What are MIGS?

MIGS share five distinct characteristics:3

(1) ab-interno approach 

(2) minimally traumatic, with little disruption of normal anatomy and physiology

(3) at least modest efficacy

(4) high safety 

(5) rapid recovery

MIGS can be classified by the anatomical structure they target in an attempt to allow or decrease resistance to aqueous outflow. 

Schlemm’s canal. This is accessed by stenting through the trabecular meshwork and dilating Schlemm’s canal or ablating or excising the trabecular meshwork. 

Supraciliary space. This anatomical structure has an enormous surface area and is very absorptive; therefore, it carries the potential to substantially lower IOP. It is accessed by stenting, and access to this space comes with the added benefit of bypassing outflow obstructions encountered with the trabecular meshwork, specifically episcleral venous resistance. 

Subconjunctival space. Like the supraciliary space, some MIGS take advantage of the subconjunctival space’s bypass of outflow obstructions involving the trabecular meshwork. Procedures that target this anatomical area are bleb-forming. Therefore, though they are more effective at lowering IOP, they carry a slightly increased risk, and some glaucoma surgeons categorize them as “MIGS plus.” The Holy Grail MIGS would produce an IOP-lowering effect similar to traditional trabeculectomy, but with the safety profile of cataract surgery.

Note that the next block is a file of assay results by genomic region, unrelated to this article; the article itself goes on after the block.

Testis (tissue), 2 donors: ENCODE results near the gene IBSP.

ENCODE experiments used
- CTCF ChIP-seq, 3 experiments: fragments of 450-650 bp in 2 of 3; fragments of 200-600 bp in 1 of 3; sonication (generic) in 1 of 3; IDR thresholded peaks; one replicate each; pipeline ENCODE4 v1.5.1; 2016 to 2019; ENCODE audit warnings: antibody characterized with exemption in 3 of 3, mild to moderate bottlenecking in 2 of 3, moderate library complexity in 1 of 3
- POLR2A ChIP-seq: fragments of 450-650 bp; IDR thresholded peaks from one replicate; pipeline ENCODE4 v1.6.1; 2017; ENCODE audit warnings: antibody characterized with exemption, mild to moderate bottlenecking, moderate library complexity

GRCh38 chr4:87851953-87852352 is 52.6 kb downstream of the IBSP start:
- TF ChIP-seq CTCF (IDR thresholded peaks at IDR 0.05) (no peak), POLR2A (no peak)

Hyphema is one of a few postoperative complications to consider with MIGS.
Hyphema is one of a few postoperative complications to consider with MIGS. Click image to enlarge.

MIGS in the Literature

Here is a look at the current research on several of the more well-known MIGS, based on their anatomical target:

Trabecular meshwork and Schlemm’s canal devices.